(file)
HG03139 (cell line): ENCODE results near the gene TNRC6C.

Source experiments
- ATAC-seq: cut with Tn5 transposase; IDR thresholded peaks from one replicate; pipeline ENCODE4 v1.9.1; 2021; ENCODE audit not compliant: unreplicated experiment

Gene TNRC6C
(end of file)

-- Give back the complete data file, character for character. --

HG03139 (cell line): ENCODE results near the gene TNRC6C.

Source experiments
- ATAC-seq: cut with Tn5 transposase; IDR thresholded peaks from one replicate; pipeline ENCODE4 v1.9.1; 2021; ENCODE audit not compliant: unreplicated experiment

Gene TNRC6C